Canada: Wet Your Whistle at Big White
By Steven Bochenek
There’s nothing wrong with skiing for several days straight. But neither is anything wrong with taking a breather and sampling magnificent wines amidst stunning lakeside vistas. These days everyone’s talking about British Columbia’s Mount Olympus, but I recommend Big White. It’s BC’s second-most popular ski destination and towers over Canada’s second-most popular wine region.
Enjoy some challenges at Big White (this is BC) but plenty of easy runs
Elite skiers will always prefer the jagged peaks of Whistler-Blackcomb whose verticality outdrops Big White’s vast hump 1600 metres to 777. But there’s no shame in being outclassed by the best. And Big White still offers some genuinely terrifying double-black diamonds like the whimsically named Parachute Bowl and moronically obviously named Cliff.
For the rest of us, there are lots of long easy runs with plenty of elbowroom. Of the 118 trails, 54% are intermediate and 18% beginner – all amidst views that God should win awards for.
The food and wine are magnificent at Spirit Ridge in Osoyoos. I was chuffed to learn afterwards that my friend and trusted wine expert, Stï¿½phane Beauroy, recommends its partner winery the Nk’Mip Cellars. They cleverly pair meals with Nk’Mip’s delicious products like the unspeakably good Qwam Qwmt Pinot Noir.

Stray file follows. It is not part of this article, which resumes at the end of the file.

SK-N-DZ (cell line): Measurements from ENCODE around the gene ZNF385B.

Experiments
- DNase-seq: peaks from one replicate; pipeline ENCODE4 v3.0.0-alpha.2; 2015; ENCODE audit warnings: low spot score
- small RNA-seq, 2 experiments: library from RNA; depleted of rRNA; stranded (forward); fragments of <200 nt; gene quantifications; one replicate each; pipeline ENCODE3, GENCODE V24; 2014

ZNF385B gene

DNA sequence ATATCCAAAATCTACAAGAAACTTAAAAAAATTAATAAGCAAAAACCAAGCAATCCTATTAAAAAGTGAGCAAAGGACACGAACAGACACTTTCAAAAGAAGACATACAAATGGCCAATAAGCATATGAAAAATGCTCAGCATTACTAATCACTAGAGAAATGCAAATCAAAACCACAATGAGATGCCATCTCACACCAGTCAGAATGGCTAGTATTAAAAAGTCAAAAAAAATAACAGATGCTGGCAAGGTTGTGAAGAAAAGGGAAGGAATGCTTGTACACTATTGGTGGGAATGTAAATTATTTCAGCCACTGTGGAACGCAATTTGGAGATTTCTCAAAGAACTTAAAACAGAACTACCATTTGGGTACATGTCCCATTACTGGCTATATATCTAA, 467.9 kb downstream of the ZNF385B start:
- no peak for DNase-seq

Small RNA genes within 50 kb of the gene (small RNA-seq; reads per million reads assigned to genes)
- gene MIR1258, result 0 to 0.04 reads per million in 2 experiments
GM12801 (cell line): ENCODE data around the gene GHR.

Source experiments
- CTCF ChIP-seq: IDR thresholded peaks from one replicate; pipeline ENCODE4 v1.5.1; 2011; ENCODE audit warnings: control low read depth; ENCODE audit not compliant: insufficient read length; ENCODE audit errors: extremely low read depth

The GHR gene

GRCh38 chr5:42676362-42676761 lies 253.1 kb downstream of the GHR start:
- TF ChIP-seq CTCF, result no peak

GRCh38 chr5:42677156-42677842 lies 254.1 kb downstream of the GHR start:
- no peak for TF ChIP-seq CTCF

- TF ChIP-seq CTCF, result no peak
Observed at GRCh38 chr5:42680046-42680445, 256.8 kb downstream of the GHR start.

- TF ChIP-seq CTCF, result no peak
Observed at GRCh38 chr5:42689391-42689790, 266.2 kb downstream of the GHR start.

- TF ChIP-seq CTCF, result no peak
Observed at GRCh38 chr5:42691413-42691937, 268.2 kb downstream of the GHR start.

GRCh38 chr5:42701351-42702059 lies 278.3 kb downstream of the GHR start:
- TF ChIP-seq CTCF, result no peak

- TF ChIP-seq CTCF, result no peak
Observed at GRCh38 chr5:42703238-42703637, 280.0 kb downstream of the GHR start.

The Burrowing Owl winery is just as impressive. Their lunch menu is intricate but I didn’t get past its first offering of duck confit accompanied by with their rich Cabernet Franc.
We completed our day in Kelowna. Nestled on Okanagan Lake, it offers great eating options showing off the local wines in stunning surroundings. Visit the architecturally triumphant Mission Hill Winery but dine at the Eldorado Hotel. It outshone our other gustatory experiences, again featuring local vintages, and boasts a colourful history. A hunting lodge built in the 1920s by an eccentric Austrian aristocrat, it was floated by barge miles down the lake in 1999 where it was promptly torched by arsonists. A year later, the hardheaded owner had rebuilt it, twinning the original almost inch for inch.
For a full day of unrepeated views, drive a huge oval: south on 33 towards Osoyoos on the Washington border, then north through Oliver and Peachland to Kelowna (such inconsistent names!) where you meet up with the 33 again. If you don’t have a car, there’s a regular shuttle to the Kelowna airport – where cheap taxis into town abound.
Watch the weather for your wine days!